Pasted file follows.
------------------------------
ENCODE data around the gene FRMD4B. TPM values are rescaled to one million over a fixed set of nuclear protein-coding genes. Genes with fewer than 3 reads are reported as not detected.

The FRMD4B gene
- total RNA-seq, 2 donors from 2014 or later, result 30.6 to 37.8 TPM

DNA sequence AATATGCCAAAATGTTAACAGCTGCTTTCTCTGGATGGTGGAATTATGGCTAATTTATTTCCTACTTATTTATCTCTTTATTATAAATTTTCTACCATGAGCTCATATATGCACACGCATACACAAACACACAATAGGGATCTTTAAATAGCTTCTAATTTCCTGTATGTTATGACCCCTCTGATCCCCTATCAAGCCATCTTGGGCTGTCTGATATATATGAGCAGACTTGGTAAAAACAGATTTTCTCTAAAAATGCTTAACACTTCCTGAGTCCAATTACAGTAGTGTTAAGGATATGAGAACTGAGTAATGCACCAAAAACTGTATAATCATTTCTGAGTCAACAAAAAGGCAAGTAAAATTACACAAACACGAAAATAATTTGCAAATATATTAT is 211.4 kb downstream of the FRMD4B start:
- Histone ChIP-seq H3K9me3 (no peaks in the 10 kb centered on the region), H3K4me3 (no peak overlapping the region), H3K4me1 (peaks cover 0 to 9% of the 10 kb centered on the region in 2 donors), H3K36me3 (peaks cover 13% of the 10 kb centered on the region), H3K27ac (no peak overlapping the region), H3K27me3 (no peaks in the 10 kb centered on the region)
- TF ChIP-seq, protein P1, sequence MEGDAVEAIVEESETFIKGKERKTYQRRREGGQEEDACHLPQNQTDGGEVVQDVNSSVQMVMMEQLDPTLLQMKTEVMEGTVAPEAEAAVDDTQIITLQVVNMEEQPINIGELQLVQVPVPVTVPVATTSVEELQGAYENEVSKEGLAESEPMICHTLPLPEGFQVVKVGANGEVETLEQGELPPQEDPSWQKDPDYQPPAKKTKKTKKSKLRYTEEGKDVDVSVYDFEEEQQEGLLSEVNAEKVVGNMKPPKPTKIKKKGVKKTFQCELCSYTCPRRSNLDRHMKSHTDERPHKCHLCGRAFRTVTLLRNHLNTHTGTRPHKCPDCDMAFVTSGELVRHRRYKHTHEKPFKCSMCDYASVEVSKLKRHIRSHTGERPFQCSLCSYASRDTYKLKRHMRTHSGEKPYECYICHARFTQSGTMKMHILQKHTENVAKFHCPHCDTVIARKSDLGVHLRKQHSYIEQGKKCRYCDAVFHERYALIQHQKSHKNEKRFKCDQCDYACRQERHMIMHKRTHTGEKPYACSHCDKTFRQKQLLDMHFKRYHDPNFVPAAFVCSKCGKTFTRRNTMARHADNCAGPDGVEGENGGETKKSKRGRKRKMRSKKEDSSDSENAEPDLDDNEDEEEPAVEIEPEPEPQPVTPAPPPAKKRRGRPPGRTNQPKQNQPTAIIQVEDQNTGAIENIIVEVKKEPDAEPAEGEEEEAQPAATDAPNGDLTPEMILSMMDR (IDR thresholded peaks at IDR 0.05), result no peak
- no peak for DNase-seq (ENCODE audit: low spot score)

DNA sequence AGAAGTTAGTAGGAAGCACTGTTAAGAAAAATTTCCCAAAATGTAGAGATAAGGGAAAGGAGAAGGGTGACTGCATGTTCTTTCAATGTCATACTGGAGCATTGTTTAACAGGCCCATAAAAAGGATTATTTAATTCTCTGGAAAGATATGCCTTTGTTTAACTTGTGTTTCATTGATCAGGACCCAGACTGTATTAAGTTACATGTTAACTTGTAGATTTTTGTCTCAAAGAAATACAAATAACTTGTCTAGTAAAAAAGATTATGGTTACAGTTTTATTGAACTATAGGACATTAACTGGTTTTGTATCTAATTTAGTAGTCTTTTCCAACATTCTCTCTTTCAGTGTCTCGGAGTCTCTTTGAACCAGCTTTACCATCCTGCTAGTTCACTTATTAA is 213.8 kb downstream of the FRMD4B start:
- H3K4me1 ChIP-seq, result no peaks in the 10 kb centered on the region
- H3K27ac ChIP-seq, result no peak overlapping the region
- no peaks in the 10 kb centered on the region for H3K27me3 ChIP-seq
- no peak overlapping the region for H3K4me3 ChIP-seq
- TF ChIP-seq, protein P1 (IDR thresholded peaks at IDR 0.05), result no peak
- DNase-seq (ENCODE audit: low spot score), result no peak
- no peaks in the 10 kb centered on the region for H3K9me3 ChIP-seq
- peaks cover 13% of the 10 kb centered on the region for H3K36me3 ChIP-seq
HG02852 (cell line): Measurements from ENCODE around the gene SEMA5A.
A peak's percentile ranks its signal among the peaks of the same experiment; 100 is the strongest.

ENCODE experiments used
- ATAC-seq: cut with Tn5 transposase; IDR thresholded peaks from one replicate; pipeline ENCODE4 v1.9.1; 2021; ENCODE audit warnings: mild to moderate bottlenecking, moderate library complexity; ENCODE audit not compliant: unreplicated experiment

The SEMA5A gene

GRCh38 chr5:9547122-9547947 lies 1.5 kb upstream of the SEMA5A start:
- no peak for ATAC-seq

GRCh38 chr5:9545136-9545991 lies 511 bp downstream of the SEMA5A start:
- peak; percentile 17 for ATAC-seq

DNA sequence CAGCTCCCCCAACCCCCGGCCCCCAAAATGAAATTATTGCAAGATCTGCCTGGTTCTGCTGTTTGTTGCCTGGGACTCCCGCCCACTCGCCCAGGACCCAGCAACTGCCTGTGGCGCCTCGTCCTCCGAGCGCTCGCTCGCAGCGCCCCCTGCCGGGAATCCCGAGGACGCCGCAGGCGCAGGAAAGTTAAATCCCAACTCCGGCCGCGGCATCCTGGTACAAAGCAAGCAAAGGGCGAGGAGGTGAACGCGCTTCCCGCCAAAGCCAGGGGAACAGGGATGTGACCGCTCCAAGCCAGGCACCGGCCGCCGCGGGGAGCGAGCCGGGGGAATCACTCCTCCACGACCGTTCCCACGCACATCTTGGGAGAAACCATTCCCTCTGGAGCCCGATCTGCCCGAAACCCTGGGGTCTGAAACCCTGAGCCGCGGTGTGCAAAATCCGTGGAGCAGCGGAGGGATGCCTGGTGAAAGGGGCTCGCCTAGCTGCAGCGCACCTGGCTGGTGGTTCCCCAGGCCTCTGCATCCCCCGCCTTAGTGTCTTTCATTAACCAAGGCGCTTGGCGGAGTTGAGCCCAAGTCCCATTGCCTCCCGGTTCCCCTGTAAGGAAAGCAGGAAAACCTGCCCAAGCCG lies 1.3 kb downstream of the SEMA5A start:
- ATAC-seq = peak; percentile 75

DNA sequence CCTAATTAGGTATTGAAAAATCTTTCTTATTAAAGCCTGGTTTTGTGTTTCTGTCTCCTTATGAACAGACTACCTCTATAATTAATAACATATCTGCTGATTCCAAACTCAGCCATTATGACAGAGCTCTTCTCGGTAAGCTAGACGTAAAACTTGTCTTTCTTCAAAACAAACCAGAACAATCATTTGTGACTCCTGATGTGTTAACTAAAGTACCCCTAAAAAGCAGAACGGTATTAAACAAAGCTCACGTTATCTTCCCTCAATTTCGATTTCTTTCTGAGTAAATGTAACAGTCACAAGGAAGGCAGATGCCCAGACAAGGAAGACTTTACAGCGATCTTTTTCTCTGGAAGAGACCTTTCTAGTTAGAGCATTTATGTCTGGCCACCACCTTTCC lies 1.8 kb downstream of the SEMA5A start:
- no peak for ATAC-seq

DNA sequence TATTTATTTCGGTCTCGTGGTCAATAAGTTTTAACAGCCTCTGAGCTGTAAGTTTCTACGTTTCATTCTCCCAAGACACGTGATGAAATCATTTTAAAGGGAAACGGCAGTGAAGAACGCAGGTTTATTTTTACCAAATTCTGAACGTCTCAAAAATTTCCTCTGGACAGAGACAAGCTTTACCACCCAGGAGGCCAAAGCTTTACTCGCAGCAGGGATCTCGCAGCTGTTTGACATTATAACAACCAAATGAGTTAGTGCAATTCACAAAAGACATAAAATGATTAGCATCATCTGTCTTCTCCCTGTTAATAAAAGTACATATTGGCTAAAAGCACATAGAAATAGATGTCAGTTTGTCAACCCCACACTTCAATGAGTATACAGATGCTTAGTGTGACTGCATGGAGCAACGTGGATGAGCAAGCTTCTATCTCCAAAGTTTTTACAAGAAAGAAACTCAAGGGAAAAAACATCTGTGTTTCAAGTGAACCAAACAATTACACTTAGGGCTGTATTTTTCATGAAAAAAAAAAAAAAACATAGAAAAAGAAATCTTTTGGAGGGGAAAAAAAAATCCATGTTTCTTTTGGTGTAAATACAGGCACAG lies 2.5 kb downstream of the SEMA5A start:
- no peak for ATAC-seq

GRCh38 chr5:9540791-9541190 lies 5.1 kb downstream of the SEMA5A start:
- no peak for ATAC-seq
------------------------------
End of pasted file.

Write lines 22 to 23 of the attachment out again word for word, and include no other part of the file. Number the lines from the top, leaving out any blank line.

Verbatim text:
GRCh38 chr5:9547122-9547947 lies 1.5 kb upstream of the SEMA5A start:
- no peak for ATAC-seq